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Hannibal

Duration:
43 minutes
First broadcast:
Thursday 11 October 2012

Melvyn Bragg and his guests discuss the life and achievements of Hannibal. One of the most celebrated military leaders in history, Hannibal was the Carthaginian general who led an entire army, complete with elephants, across the Alps in order to attack the Roman Republic. He lived at a time of prolonged hostility between the two great Mediterranean powers, Rome and Carthage, and was the Carthaginians' inspirational leader during the Second Punic War which unfolded between 218 and 202 BC. His career ended in defeat and exile, but he achieved such fame that even his enemies the Romans erected statues of him. Centuries later his tactical genius was admired and studied by generals including Napoleon and Wellington.

With:

Ellen O'Gorman
Senior Lecturer in Classics at the University of Bristol

Mark Woolmer
Senior Tutor in the Department of Classics and Ancient History at the University of Durham

Louis Rawlings
Senior Lecturer in Ancient History at Cardiff University.

Producer: Natalia Fernandez.

  • FURTHER READING

    N. Bagnall, ‘The Punic Wars: Rome, Carthage and the Struggle for the Mediterranean’ (Pimlico, 1999)

    N. Bagnall, ‘The Punic Wars 264-146 BC’ (Osprey Publishing, 2002)

    T. Bath, ‘Hannibal’s Campaigns: The Story of One of the Greatest Military Commanders of All Time’ (Patrick Stephens, 1981)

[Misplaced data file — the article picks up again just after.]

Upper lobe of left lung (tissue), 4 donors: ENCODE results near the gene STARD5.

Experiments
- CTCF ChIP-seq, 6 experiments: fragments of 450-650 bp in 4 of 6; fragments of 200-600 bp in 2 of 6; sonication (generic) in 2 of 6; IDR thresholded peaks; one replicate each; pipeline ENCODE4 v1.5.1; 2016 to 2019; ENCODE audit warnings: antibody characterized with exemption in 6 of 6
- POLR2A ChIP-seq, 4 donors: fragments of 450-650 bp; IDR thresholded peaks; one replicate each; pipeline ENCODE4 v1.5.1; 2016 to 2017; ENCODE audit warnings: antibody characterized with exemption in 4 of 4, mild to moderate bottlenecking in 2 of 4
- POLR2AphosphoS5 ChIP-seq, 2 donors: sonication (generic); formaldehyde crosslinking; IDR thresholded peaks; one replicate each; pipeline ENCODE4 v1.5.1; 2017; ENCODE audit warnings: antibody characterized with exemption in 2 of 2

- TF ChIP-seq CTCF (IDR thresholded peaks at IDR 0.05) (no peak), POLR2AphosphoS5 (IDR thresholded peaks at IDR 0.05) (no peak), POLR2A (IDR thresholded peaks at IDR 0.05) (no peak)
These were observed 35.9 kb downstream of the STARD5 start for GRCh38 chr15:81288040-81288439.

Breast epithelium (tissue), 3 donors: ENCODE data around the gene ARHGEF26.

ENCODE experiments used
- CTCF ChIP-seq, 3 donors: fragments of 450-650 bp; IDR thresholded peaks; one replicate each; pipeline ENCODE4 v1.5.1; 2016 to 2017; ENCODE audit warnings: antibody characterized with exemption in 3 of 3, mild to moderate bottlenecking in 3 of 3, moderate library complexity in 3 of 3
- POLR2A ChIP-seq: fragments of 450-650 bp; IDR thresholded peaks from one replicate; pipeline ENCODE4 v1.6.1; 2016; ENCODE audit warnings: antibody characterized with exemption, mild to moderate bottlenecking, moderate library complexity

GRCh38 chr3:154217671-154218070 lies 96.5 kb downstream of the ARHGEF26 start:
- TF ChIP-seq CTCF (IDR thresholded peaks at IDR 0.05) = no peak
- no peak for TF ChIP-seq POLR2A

Gregory Daly, ‘Cannae: The Experience of Battle in the Second Punic War’ (Routledge, 2002)

    A. K. Goldsworthy, ‘The Punic Wars’ (Cassell, 2000)

    A. K. Goldsworthy, ‘Cannae: Hannibal’s Greatest Victory’ (Phoenix, 2007)

    Dexter Hoyos, ‘Hannibal: Rome’s Greatest Enemy’ (Bristol Phoenix Press, 2008)

    Dexter Hoyos, ‘Hannibal’s Dynasty: Power and Politics in the Western Mediterranean, 247-183 BC’ (Oxford University Press, 2005)

    R. O’Connell, ‘The Ghosts of Cannae: Hannibal and the Darkest Hour of the Roman Republic’ (Random House, 2010)

    Robert Palmer, ‘Rome and Carthage at Peace’ (Fritz Steiner Verlag, 1997)

    J. Peddie, ‘Hannibal’s War’ (Phoenix Mill, Sutton, 1997)

    T. Wise, ‘Armies of the Carthaginian Wars 265-146’ (Osprey Publishing, 1982)

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